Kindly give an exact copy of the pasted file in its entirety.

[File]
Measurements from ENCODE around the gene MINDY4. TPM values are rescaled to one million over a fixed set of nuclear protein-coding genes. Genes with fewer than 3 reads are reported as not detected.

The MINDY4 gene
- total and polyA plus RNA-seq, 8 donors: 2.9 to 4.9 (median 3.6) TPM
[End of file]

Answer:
Measurements from ENCODE around the gene MINDY4. TPM values are rescaled to one million over a fixed set of nuclear protein-coding genes. Genes with fewer than 3 reads are reported as not detected.

The MINDY4 gene
- total and polyA plus RNA-seq, 8 donors: 2.9 to 4.9 (median 3.6) TPM